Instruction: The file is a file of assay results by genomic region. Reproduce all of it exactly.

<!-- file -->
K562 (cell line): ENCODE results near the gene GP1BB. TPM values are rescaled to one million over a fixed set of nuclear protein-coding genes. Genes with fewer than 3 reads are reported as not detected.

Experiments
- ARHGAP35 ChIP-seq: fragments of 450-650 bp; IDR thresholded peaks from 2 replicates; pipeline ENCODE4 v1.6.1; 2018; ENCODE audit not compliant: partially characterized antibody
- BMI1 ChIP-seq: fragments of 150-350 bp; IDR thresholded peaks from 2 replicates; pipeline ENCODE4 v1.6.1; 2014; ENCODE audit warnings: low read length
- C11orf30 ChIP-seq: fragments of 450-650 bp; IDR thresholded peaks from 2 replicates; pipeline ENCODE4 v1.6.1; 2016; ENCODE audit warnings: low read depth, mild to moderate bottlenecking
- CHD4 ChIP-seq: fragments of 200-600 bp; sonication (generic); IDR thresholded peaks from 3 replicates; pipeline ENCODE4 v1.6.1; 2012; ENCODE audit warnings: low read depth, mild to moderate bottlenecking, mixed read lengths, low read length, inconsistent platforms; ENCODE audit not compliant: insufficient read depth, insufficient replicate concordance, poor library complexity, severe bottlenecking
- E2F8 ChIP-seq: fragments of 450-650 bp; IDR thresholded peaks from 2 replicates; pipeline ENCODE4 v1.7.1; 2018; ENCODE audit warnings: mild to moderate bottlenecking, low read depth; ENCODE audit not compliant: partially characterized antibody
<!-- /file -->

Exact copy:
K562 (cell line): ENCODE results near the gene GP1BB. TPM values are rescaled to one million over a fixed set of nuclear protein-coding genes. Genes with fewer than 3 reads are reported as not detected.

Experiments
- ARHGAP35 ChIP-seq: fragments of 450-650 bp; IDR thresholded peaks from 2 replicates; pipeline ENCODE4 v1.6.1; 2018; ENCODE audit not compliant: partially characterized antibody
- BMI1 ChIP-seq: fragments of 150-350 bp; IDR thresholded peaks from 2 replicates; pipeline ENCODE4 v1.6.1; 2014; ENCODE audit warnings: low read length
- C11orf30 ChIP-seq: fragments of 450-650 bp; IDR thresholded peaks from 2 replicates; pipeline ENCODE4 v1.6.1; 2016; ENCODE audit warnings: low read depth, mild to moderate bottlenecking
- CHD4 ChIP-seq: fragments of 200-600 bp; sonication (generic); IDR thresholded peaks from 3 replicates; pipeline ENCODE4 v1.6.1; 2012; ENCODE audit warnings: low read depth, mild to moderate bottlenecking, mixed read lengths, low read length, inconsistent platforms; ENCODE audit not compliant: insufficient read depth, insufficient replicate concordance, poor library complexity, severe bottlenecking
- E2F8 ChIP-seq: fragments of 450-650 bp; IDR thresholded peaks from 2 replicates; pipeline ENCODE4 v1.7.1; 2018; ENCODE audit warnings: mild to moderate bottlenecking, low read depth; ENCODE audit not compliant: partially characterized antibody